Heat shrink protecting T junction cable joins

How to insulate wire T solder joints with heat shrink tubbing. You can’t just slide heat shrink tubing over a T joint.

Heat shrink wire wrap is shrinkable plastic tube used to insulate stranded and solid wire joins and terminals. The tubing slides over exposed conductor wire, a little heat is applied and tubing shrinks to seal and protect it.

Where you have lots of wires in small spaces, such under baseboards or within a model, it’s invaluable to prevent exposed conductor wire touching and shorting out or causing other problems.

After a post on soldering in which I showed a technique for reliable solder joints including t-joins, where one wire joins another in the middle, a few readers contacted me to ask how I get heat shrink tubing to wrap around these three point joints.

In an end-to-end joint, the tubing can just slide over the join from one side of the wire but for T splices the leg of the wire will obviously prevent the tubing sliding across. A T-splice join, before soldering, on my layout is shown below, you can see how the outer tubing wouldn’t slide across this.

T-splice wiring join

I mentioned how I solved this problem in a comment to the article and said I’d follow it up with some more information. This is that follow up, how I wrap T shaped wire joins with heat shrink tubing. There maybe other solutions, and I don’t claim this is the best approach, but it works for me.

Firstly, I cut two short pieces of the tubing, one fits on the length of the cable that I’m cutting into – the top of the T –  and one wraps around the leg that will merge into it. (In the above photo you can just about see the tubing on the leg in the bottom left hand corner)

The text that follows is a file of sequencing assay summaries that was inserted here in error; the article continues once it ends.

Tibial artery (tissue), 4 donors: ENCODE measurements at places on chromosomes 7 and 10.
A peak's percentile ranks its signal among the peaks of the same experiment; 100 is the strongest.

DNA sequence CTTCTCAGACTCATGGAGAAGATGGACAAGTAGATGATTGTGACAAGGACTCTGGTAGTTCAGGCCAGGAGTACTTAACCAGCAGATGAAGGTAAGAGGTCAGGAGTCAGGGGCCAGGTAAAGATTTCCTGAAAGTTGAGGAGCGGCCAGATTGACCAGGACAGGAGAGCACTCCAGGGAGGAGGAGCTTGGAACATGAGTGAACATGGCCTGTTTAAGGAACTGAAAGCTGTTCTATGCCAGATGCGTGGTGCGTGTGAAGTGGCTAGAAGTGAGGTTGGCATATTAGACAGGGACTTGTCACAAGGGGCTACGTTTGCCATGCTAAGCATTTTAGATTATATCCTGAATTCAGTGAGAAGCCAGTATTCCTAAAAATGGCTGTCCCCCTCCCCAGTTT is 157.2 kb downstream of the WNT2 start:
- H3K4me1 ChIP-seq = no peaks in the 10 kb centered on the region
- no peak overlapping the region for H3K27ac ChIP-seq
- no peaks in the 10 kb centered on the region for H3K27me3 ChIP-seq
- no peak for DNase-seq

The first piece has a slit cut half way along from one end so it can slip over not both the main length of cable but also around the exposed conductor of the leg wire.  Once in place, I heat this to keep it in place.

The second piece, in the bottom left of the photo above, is slit part of the way along its length on opposite sides creating a skirt that flaps over the the other tubing when it meets it.

You can just about make out how the tubing is slit on either side with the two halves flapping out to wrap over the first piece of tubing in the next photo.

t junction wiring heat shrink tube

The tricky part is to now heat along the seam of the slits on both pieces sufficiently to seal slits but not burn a hole in it or causing it to shrink away. I use the wire from a hot foam cutter or shaft of a soldering iron tip to do this.

Lastly, with the two sections of tubing in place and the slits sealed, a modest heat is applied to the entire assembly to shrink it tight around the join, a match is my typical aid for this.

Heat shrink tubing

And that’s it.

It’s fiddly I accept and applying just the right amount of heat along the slits to weld them together takes some practice but the finished item prevents damage to the t-join or any shorts occurring.

> A final, personal, note: I spend a huge amount of time testing, photographing, writing and researching techniques for these articles and pay for all the running costs of MRE out of my own pocket. If you found this article useful you can support me by making a donation on my fund-raising page. Thanks and happy modelling, Andy.
Founder of ModelRailwayEngineer, Andy Leaning

Andy is a lifelong modeler, writer, and founder of modelrailwayengineer.com. He has been building model railways, dioramas, and miniatures for over 20 years. His passion for model making and railways began when he was a child, building his first layout at the age of seven.
Andy’s particular passion is making scenery and structures in 4mm scale, which he sells commercially. He is particularly interested in modelling the railways of South West England during the late Victorian/early Edwardian era, although he also enjoys making sci-fi and fantasy figures and dioramas. His website has won several awards, and he is a member of MERG (Model Railway Electronics Group) and the 009 Society.
When not making models, Andy lives in Surrey with his wife and teenage son. Other interests include history, science fiction, photography, and programming. Read more about Andy.

Afflliate disclosure:The links on this page may take you to carefully selected businesses, such as Hornby, Amazon, eBay and Scale Model Scenery, where you can purchase the product under affiliate programmes. This means I receive a small commission on any orders placed although the price you pay does not change. You can read my full affiliate policy here. I also sell my my own ready to use, pre-made and painted buildings and terrain features. browse the range.

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